Priest at funeral of N7 crash victim slams 'glorification' of criminal's past

Priest at funeral of N7 crash victim slams 'glorification' of criminal's past

A PRIEST who attended the funeral of Dean Maguire, one of the three men killed in a road collision on the N7 last week, has hit out at organisers for glorifying the man's criminal past.

Maguire, 29, was killed alongside his friends Graham Taylor, 31, and Carl Freeman, 26, when the car they were travelling in crashed into a truck.

Taylor was laid to rest over the weekend while Freeman’s funeral took place in Jobstown yesterday.

The men, who had over 200 convictions between them, were part of a notorious criminal gang, and had purposely driven down the wrong side of the road to evade captured by gardaí.

It's understood that prior to Maguire's funeral service, mourners blocked off roads and intimidated locals on the way to St Mary’s Priory church in Tallaght on Friday.

Father-of-two Maguire had spent his entire adult life in crime, and his friends and family 'honoured' him with a banner which read: 'You know the score, get on the floor, don't be funny, show me the money'.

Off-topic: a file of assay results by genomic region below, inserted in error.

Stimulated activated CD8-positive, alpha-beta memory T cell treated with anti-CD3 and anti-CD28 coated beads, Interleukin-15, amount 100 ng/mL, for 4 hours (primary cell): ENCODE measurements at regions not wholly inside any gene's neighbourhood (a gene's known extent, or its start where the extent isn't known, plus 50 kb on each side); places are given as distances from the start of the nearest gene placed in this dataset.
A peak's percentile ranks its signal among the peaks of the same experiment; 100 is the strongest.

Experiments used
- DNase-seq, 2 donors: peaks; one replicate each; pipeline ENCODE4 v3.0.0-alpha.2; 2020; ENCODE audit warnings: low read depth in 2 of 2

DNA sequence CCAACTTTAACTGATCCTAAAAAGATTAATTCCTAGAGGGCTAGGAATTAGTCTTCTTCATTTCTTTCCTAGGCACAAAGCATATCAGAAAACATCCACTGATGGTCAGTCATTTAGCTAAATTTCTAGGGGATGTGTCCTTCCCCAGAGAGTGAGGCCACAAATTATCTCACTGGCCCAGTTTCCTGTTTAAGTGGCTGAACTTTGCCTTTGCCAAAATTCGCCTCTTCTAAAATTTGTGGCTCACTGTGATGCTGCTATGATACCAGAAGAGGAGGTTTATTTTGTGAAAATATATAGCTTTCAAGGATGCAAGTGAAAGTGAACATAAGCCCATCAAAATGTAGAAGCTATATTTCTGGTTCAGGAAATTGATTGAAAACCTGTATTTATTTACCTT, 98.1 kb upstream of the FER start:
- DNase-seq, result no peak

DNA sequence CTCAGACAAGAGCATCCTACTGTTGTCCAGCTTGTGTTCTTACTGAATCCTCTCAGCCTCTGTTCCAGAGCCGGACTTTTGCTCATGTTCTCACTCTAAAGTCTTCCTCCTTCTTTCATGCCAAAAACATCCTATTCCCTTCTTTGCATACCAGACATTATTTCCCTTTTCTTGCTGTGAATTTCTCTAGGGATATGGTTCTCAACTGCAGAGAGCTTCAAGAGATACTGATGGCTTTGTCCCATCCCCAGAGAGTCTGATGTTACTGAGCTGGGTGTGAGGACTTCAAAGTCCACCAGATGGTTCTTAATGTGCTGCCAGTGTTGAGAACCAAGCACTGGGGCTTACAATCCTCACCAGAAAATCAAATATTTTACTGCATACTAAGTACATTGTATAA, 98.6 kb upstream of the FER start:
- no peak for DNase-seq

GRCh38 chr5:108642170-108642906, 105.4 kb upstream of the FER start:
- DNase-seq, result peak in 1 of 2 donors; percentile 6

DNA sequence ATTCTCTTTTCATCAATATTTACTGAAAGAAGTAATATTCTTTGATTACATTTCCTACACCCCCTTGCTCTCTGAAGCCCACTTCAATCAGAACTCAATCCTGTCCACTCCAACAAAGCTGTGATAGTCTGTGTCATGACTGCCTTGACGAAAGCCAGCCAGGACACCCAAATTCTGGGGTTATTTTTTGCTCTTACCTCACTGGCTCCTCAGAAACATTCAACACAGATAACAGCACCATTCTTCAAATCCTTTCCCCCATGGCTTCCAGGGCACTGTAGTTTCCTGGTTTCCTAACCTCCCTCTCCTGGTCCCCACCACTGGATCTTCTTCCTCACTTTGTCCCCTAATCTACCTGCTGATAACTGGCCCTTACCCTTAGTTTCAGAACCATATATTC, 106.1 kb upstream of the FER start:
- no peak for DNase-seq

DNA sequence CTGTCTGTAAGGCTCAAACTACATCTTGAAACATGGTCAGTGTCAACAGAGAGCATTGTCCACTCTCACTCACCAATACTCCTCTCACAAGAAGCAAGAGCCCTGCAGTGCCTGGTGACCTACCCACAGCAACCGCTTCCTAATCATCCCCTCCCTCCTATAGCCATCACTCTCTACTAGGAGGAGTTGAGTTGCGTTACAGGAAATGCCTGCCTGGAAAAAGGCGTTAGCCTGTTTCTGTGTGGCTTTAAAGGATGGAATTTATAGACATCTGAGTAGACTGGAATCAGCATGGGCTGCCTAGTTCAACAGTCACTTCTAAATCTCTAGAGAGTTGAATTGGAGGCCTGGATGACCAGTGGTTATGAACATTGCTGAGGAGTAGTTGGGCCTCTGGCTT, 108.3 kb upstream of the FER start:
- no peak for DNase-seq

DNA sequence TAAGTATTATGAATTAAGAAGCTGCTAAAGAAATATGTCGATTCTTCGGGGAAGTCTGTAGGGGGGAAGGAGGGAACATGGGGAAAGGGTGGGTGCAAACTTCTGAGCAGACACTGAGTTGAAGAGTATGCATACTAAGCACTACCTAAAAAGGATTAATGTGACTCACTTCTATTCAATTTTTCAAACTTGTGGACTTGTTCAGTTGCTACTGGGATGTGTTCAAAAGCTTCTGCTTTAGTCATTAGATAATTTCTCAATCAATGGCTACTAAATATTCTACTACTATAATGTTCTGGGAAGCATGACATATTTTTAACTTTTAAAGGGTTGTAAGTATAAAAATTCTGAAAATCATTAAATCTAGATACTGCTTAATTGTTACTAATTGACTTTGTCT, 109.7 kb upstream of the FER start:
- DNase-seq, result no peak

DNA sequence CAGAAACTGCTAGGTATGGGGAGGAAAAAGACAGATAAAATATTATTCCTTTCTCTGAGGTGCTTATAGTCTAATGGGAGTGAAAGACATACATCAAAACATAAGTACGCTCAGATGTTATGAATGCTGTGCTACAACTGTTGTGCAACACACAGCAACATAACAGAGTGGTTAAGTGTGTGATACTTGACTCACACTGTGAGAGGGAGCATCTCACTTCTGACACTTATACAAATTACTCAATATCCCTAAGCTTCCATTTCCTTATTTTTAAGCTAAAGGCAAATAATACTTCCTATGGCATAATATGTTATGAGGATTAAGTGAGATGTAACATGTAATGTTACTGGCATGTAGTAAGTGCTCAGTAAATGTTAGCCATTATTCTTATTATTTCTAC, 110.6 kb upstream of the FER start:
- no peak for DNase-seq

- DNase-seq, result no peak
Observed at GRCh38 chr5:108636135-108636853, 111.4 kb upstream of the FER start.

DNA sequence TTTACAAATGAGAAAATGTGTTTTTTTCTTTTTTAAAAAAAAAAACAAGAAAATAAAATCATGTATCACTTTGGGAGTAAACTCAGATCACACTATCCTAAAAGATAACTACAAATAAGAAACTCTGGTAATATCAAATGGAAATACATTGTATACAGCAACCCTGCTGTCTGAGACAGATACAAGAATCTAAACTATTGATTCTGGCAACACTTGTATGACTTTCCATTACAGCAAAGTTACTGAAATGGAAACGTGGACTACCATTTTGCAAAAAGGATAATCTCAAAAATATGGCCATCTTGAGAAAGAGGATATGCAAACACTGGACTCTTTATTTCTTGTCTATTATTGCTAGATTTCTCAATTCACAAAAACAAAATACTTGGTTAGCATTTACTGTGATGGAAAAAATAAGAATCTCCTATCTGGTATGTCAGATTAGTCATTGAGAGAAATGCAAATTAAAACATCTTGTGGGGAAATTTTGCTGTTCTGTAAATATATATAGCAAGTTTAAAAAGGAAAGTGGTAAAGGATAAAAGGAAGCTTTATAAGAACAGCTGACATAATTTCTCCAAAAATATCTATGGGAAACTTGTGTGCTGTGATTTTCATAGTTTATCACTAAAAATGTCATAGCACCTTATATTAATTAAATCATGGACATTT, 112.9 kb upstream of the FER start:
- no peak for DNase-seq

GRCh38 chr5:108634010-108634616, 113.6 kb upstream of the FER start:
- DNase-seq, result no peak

Relatives also ominously placed a screwdriver next to his coffin during the service.

Speaking to Joe Duffy on RTÉ’s Liveline, Fr Donal Roche, who was present at the funeral of Maguire but not officiating, condemned the service's glorification of criminality.

"It was the most disturbing liturgy I have ever been at. There was a sense of restlessness, and the priest officiating was up against it," he said.

Fr Roche said that gardaí were called as the number of mourners present was far exceeding the legal limit, but officers insisted that a garda presence would only exacerbate the tension of the situation.

He said he locked the church doors when numbers inside reached 50, but when he turned his back, someone had opened them back up to let more people in.

"I was very much focused on keeping that church door locked," Fr Roche stressed.

"And the thing that was most difficult for me was during the hour that the mass was on, loads of people wanted to leave and every time someone would leave more wanted to come in.

"And some of the people that wanted to leave were just picking up something and wanted to come back."

Asked if he was frightened at any stage, he said: "A little bit. I was to be honest. I didn’t feel in that much danger... but I did wonder, am I going to get a belt here?"